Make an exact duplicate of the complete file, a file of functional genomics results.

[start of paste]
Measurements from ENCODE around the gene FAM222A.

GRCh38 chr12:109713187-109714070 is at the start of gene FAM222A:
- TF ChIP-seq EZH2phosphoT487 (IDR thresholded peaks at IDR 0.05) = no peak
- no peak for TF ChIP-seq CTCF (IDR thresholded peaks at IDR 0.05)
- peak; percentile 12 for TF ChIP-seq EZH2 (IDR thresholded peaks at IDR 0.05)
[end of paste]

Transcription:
Measurements from ENCODE around the gene FAM222A.

GRCh38 chr12:109713187-109714070 is at the start of gene FAM222A:
- TF ChIP-seq EZH2phosphoT487 (IDR thresholded peaks at IDR 0.05) = no peak
- no peak for TF ChIP-seq CTCF (IDR thresholded peaks at IDR 0.05)
- peak; percentile 12 for TF ChIP-seq EZH2 (IDR thresholded peaks at IDR 0.05)